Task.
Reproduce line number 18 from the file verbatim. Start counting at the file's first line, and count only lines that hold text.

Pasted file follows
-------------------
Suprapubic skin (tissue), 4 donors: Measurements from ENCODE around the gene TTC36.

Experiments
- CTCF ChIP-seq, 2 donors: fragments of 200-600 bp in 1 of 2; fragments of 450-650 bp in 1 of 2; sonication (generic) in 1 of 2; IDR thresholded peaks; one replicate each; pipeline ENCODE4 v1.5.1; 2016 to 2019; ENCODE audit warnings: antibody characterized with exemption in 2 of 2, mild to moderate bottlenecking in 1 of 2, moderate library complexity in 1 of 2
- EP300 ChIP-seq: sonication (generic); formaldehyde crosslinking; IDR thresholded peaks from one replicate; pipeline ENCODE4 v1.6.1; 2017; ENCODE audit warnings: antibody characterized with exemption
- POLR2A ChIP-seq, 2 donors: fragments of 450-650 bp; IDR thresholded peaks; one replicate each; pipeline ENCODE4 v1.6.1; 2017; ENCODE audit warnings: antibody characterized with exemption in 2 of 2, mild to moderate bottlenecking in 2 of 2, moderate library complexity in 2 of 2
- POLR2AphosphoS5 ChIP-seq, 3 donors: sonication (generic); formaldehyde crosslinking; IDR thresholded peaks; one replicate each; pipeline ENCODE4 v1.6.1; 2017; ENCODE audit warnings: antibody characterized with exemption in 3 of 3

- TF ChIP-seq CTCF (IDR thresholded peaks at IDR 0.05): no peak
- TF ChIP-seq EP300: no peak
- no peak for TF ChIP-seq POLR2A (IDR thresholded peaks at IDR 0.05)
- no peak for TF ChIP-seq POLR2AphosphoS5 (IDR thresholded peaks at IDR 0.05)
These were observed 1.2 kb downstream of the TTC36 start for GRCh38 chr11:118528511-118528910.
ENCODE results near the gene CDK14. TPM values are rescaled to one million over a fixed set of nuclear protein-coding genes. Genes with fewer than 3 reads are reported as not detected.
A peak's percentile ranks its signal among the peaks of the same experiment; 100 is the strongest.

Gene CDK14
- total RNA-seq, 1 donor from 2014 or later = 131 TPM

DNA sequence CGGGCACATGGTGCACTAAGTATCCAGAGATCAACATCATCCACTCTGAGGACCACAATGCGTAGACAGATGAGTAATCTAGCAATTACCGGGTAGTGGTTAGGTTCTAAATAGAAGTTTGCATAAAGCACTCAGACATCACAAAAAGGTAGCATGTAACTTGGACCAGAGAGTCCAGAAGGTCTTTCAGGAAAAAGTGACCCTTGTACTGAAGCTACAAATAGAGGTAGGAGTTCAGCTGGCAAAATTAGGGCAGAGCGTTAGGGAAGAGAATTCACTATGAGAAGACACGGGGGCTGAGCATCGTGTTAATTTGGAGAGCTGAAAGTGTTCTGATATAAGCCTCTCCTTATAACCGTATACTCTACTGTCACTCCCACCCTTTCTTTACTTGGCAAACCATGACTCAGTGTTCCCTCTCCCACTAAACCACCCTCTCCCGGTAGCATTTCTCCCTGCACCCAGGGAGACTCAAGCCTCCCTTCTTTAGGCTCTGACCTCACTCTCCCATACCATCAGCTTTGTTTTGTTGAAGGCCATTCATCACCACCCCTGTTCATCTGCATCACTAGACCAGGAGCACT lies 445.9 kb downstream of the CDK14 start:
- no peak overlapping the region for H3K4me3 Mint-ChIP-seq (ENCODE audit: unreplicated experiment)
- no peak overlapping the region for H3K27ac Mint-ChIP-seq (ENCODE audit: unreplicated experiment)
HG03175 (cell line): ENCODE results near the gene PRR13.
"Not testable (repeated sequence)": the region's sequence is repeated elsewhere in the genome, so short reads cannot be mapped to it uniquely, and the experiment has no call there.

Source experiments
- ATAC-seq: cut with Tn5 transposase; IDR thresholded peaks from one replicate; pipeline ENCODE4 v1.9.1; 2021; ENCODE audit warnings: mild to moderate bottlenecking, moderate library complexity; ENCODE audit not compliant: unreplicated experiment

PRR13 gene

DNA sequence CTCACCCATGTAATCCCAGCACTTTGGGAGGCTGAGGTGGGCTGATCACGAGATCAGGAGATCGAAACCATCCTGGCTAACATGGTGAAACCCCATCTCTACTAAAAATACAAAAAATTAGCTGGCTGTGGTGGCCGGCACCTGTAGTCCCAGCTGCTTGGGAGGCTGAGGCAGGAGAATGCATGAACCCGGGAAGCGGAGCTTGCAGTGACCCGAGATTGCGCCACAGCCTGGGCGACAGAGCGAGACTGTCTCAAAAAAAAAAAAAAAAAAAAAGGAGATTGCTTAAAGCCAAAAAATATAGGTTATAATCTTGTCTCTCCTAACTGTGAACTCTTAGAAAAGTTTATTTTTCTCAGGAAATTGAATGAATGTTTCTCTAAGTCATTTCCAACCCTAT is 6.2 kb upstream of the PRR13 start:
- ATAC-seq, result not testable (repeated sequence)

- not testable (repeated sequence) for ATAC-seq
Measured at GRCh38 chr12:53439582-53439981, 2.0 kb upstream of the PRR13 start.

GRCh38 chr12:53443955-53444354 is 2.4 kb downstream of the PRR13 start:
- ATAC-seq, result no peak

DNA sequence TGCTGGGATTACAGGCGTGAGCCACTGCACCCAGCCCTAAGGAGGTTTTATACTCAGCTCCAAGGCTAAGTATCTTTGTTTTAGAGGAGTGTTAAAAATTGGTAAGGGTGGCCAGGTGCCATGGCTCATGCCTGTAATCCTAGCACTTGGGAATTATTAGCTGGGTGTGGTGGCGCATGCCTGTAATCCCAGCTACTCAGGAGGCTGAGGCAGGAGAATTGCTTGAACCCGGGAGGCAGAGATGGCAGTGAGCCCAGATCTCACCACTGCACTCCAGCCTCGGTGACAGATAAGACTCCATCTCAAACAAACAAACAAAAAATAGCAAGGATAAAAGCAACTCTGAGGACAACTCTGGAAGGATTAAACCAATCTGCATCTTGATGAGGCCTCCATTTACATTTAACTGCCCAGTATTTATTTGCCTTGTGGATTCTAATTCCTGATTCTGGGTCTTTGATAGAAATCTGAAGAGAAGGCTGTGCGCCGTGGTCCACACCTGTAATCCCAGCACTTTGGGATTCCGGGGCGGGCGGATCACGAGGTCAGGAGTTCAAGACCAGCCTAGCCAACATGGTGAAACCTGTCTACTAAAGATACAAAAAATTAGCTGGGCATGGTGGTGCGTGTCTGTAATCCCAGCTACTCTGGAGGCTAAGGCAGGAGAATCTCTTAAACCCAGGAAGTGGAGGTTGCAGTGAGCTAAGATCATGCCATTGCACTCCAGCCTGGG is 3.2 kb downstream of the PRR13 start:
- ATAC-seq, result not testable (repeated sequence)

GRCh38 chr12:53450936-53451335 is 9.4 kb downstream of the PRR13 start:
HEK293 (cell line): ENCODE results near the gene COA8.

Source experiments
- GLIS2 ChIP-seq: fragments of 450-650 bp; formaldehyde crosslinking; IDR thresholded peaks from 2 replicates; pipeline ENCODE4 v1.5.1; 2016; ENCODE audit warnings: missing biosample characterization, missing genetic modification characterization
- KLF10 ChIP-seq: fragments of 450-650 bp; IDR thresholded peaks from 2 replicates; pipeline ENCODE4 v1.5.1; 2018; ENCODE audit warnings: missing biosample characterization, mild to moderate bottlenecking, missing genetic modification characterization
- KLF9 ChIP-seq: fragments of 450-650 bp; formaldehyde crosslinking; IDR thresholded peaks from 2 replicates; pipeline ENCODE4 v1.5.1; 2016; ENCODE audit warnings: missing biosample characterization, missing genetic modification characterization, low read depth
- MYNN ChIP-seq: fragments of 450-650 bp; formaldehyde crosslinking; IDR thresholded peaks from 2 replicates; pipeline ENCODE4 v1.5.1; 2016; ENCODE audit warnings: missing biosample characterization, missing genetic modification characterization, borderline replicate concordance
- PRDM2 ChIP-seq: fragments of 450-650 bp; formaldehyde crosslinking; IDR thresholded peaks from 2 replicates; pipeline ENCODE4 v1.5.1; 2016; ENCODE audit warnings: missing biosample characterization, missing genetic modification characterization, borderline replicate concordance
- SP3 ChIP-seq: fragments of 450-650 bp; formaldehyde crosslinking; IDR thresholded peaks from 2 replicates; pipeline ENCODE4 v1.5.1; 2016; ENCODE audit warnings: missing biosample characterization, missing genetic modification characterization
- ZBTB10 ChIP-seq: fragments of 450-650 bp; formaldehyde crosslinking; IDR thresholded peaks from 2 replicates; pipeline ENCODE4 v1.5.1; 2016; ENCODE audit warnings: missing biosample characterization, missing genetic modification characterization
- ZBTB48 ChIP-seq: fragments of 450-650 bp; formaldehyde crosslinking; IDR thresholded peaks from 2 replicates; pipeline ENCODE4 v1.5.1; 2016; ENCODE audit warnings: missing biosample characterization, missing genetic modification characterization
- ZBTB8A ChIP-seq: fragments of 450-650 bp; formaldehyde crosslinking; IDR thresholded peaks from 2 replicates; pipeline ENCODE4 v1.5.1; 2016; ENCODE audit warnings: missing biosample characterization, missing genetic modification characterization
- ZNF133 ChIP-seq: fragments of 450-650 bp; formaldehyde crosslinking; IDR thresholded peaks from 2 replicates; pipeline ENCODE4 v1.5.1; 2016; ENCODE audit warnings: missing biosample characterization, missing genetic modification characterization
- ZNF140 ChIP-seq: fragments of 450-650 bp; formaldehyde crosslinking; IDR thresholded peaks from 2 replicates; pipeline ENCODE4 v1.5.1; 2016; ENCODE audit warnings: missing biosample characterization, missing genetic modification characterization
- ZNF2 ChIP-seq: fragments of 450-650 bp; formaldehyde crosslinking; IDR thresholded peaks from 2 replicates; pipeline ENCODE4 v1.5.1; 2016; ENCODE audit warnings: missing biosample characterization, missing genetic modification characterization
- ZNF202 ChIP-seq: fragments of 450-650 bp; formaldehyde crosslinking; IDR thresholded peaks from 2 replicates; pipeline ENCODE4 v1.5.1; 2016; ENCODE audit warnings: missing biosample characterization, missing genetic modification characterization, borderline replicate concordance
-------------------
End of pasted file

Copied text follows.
- no peak overlapping the region for H3K27ac Mint-ChIP-seq (ENCODE audit: unreplicated experiment)